Margret has decided that South Sudan is not a place to raise children, but she is changing this for future generations. That's why – 10 years ago – the mother of two joined the country's 400 to 500 deminers, digging up remnants of past and present wars – bombs, unexploded ordnances and landmines.

She's one of a growing number of women to take up the risky business, most of them mothers wanting to provide safety for their families.

"It's my way of contributing and making this country better," she said. "I sent my children to Uganda, but I want them to come back one day. It's a sacrifice for me, but a gain for those returning when the war is over." Landmines have a long history in South Sudan, the world's youngest nation that won independence from Sudan in 2011 after a long and violent liberation struggle. After just two years, a political squabble escalated into renewed civil war in late 2013, fracturing the new nation along ethnic lines.

More than four million mines and explosive devices have been found and destroyed in South Sudan over the last decade, says the United Nations Mine Action Service (UNMAS). While some accidents are recorded, UNMAS believes that at least 90 percent go unreported.


Margret currently works around Kolye village, a 30 minute drive on unpaved bumpy roads from the South Sudanese capital Juba in a lush setting of green fields and mango trees.

The area saw heavy fighting between the Sudanese army and southern rebels during Sudan's long civil war which ended in 2005, paving the way for the South's independence.

Deadly anti-personnel fragmentation mines were laid by Khartoum's forces to protect their barracks.

More than a decade later, they are still killing civilians.

"Soldiers placing mines think carefully about how humans behave, where they go and what they do. That is why mines are found alongside roads, in market places or by water points," said Jan Møller Hansen of DanChurchAid's demining project, the organisation that also employs Margret.

While mines are easy to place, they are hard to remove. After an eight-week training course, Margret has dug out hundreds of them throughout her career and – on a good day – she can cover up to 30 square metres (320 square feet).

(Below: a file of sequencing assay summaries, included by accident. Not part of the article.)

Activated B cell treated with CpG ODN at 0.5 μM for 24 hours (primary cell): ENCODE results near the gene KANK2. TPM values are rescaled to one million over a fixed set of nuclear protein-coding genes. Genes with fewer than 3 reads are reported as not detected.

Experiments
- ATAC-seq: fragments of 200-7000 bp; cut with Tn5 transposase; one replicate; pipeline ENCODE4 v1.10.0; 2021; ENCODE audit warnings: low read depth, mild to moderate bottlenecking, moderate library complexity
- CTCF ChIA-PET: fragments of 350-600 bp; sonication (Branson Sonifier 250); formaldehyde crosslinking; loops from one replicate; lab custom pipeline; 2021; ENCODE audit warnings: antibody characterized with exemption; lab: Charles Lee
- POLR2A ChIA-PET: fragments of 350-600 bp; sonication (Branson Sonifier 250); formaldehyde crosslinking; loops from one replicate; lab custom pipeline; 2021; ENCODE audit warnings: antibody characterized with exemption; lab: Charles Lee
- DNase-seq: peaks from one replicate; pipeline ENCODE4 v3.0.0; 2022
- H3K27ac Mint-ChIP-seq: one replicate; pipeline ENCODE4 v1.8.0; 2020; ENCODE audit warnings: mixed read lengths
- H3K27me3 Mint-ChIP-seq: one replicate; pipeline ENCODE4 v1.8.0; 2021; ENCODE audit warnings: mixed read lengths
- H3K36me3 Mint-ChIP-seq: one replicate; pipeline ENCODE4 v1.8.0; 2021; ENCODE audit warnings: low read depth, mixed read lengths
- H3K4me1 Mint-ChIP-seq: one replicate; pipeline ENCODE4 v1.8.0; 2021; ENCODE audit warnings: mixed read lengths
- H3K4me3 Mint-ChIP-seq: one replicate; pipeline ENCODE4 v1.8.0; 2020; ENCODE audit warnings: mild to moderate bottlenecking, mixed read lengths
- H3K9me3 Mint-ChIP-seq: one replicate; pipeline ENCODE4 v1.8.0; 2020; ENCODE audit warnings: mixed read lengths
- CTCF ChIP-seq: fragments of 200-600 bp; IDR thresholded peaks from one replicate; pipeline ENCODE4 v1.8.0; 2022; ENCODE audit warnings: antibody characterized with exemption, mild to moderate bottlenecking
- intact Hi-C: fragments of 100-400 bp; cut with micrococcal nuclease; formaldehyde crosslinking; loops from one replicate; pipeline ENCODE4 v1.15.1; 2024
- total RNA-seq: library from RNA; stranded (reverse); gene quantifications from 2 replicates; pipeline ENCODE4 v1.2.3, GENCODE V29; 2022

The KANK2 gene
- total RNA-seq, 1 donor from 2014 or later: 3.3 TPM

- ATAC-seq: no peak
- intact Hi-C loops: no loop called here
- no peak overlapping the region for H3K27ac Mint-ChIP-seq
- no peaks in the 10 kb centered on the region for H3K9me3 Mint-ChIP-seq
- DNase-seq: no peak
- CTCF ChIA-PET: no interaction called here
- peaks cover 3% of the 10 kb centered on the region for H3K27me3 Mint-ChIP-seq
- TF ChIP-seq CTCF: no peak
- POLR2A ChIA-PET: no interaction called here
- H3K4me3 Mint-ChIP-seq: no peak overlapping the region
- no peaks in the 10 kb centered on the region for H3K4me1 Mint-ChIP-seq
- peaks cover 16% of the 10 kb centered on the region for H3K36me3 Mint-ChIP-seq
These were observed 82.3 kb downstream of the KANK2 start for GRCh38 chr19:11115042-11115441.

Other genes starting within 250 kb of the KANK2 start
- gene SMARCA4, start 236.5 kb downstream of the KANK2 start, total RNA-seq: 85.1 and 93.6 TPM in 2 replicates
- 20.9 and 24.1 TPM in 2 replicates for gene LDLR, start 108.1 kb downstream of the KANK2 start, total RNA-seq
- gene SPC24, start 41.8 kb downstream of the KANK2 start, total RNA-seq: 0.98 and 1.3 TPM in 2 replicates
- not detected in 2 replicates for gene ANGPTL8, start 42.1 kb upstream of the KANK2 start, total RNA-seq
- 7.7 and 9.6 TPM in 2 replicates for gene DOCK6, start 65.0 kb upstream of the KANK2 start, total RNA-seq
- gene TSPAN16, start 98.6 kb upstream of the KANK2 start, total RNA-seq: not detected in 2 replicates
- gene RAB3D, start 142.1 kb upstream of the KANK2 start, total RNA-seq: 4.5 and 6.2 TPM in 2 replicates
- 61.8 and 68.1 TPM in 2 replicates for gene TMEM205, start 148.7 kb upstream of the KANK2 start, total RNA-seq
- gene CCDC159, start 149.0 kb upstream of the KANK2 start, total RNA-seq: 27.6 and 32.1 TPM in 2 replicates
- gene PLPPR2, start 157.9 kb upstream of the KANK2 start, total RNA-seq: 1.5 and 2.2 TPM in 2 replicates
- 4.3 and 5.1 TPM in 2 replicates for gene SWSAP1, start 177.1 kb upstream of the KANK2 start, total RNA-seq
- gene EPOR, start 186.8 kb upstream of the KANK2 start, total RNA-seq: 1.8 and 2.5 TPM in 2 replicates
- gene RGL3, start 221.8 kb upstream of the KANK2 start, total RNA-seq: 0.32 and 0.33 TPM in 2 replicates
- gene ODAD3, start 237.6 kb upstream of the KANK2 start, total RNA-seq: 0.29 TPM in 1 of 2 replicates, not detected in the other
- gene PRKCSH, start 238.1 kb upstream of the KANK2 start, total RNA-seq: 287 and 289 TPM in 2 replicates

"We can use the safe land to build roads, hospitals and schools and that's what excites me the most," she smiled.

According to UNMAS's demining chief, Tim Lardner, it will take at least another 10 years to clear up the whole country that is roughly the size of France.

South Sudan signed the Mine Ban Treaty less than six months after independence in 2011, deeming anti-personnel mines illegal and their removal mandatory.

Renewed war has complicated efforts to remove mines from previous conflicts, while rebel forces, without providing evidence, have accused the government of laying new explosives in violation of the treaty, a charge it denies.


Margret works together with her friend Angaika, a mother of four and deminer since 2006. They start at eight in the morning, with a driver taking the 10-person team out to the field. Their operation area is well equipped with a briefing tent, several medics and an ambulance. But the nearest hospital is 15 km (9 miles) along dire roads, while the threat of ambush or looting by armed groups makes the work even more dangerous.

"Each day we communicate through high frequency radios and satellite phones to find out if conditions are safe. We don't want to become victims of violence," said Margret, who did not give her full name.

Finding explosives is hands-on work and, dripping sweat in their thick uniforms, teams clear the area inch by inch with metal detectors, scissors and garden tools to cut down grass and dig out explosive devices.

"My heart still beats faster when my detector beeps. I know that I could be very close to a mine, but I know my work and am not afraid," said Angaika. "I think about my children in those moments. My work is for them and their future families. That's what makes me strong."

Once the mine is dug up – it can take up to 30 minutes – a controlled explosion is usually carried out on site.


Newly discovered minefields are still registered monthly in South Sudan.

"Local communities often inform us about devices they have seen," DCA's Møller Hansen said. "They recognise them from the awareness training they receive."

Koyle, a once lively community, is now deserted due to the menace of landmines. Farmers have left their green and fertile fields, leaving silence except for birdsong.

After 10 weeks, Margret and Angaika's team is on its final stretch before a week's break. They started in mid-May and have since cleared almost the whole field of about an acre.

Ahead of them are red posts and danger signs - marking out their next project. 

Source: Thomson Reuters Foundation 
It's nearly midday at the bustling Tegeta bus terminal in Tanzania's biggest city and Olivia Mbiku is busy preparing ugali - a popular maize meal - beef stew and vegetables for her customers. "I wake up early, light up the fire and rush to the market to buy meat, cooking oil, tomatoes and everything I need for the day," said the 25-year-old mother of two.